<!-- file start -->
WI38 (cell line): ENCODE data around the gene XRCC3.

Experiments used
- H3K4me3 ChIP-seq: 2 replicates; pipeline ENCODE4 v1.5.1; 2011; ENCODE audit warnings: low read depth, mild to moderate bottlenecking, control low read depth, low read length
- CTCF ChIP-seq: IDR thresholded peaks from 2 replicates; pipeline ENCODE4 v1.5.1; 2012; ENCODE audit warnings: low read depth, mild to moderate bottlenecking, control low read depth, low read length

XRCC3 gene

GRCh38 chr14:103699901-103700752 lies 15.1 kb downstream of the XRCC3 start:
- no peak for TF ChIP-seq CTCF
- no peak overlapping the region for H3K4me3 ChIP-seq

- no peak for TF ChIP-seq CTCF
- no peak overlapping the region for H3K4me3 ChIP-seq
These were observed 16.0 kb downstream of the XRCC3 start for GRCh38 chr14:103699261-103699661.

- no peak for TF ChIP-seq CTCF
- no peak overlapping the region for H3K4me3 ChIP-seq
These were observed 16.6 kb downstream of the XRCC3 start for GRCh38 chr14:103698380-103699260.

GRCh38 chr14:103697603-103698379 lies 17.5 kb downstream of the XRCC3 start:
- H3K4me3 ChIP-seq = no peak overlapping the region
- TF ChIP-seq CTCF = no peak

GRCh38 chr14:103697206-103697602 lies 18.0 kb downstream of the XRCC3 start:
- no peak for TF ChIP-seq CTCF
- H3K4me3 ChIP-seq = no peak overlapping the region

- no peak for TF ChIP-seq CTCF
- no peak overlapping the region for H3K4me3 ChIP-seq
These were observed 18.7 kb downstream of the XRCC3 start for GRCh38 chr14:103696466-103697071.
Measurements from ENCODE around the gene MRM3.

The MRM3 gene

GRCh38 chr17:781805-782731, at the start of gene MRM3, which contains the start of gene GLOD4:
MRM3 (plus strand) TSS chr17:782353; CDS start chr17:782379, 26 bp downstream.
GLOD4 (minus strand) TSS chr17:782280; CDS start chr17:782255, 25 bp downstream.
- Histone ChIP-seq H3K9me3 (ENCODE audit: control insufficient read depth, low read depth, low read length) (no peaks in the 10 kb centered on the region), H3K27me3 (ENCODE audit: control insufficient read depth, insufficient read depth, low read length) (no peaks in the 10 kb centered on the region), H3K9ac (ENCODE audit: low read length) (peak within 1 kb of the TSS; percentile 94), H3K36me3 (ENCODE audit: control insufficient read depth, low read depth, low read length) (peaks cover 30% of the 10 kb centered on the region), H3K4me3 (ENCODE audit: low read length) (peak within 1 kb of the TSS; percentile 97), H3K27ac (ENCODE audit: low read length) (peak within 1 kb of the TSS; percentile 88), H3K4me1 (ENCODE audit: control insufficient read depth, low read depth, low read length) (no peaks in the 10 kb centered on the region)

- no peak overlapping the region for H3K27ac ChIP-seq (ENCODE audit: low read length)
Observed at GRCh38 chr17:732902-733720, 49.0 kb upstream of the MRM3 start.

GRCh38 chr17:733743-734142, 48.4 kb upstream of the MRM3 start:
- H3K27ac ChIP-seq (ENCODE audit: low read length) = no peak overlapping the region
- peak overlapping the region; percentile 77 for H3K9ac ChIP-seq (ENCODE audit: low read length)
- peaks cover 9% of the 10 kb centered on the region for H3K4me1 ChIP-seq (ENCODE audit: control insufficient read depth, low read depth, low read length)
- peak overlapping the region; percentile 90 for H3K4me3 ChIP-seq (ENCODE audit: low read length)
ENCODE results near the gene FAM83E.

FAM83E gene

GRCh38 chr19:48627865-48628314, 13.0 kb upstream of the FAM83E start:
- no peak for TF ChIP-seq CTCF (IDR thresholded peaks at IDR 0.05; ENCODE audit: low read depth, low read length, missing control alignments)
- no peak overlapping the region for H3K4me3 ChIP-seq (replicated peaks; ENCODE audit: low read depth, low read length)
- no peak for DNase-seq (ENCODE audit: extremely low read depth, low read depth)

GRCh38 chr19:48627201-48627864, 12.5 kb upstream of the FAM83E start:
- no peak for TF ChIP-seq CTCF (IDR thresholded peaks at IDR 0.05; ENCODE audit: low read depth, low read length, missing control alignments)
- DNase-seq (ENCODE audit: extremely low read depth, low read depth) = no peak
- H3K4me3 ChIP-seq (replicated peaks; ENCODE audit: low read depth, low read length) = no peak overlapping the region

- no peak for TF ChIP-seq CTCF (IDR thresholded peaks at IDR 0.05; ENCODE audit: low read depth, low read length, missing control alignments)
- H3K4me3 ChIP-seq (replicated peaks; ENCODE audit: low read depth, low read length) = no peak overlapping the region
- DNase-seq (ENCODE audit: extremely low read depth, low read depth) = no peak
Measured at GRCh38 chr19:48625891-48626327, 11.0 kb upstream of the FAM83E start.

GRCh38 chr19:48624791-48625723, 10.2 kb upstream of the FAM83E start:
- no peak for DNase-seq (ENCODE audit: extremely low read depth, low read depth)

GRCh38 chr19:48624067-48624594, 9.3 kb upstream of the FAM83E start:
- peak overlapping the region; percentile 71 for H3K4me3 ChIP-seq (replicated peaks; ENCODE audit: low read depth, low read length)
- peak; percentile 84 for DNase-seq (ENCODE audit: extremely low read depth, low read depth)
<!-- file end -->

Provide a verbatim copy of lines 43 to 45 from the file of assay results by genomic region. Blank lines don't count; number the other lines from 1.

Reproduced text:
GRCh38 chr19:48627201-48627864, 12.5 kb upstream of the FAM83E start:
- no peak for TF ChIP-seq CTCF (IDR thresholded peaks at IDR 0.05; ENCODE audit: low read depth, low read length, missing control alignments)
- DNase-seq (ENCODE audit: extremely low read depth, low read depth) = no peak